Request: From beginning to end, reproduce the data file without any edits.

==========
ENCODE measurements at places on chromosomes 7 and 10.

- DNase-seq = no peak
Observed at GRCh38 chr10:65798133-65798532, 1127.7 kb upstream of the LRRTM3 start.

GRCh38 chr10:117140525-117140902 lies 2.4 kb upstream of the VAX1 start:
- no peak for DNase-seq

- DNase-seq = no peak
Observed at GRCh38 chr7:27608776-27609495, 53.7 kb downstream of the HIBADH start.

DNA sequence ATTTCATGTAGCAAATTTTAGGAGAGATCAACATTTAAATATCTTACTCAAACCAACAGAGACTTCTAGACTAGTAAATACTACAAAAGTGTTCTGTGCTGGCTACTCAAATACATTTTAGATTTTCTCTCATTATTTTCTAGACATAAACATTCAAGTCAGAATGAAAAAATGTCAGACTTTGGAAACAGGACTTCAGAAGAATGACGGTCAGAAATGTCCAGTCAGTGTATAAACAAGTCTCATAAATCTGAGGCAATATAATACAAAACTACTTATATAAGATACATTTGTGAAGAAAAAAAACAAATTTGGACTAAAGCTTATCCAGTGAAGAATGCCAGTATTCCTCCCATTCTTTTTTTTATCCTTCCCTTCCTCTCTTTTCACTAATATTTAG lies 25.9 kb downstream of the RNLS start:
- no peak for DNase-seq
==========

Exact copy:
ENCODE measurements at places on chromosomes 7 and 10.

- DNase-seq = no peak
Observed at GRCh38 chr10:65798133-65798532, 1127.7 kb upstream of the LRRTM3 start.

GRCh38 chr10:117140525-117140902 lies 2.4 kb upstream of the VAX1 start:
- no peak for DNase-seq

- DNase-seq = no peak
Observed at GRCh38 chr7:27608776-27609495, 53.7 kb downstream of the HIBADH start.

DNA sequence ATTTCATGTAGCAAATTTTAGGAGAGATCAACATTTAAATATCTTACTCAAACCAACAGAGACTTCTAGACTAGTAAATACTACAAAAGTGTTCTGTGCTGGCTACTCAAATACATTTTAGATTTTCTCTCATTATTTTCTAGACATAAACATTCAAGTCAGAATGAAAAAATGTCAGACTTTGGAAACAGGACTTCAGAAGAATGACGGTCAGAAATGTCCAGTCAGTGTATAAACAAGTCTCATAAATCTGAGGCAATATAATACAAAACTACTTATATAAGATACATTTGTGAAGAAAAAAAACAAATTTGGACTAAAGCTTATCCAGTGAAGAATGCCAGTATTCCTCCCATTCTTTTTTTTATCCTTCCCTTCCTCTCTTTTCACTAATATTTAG lies 25.9 kb downstream of the RNLS start:
- no peak for DNase-seq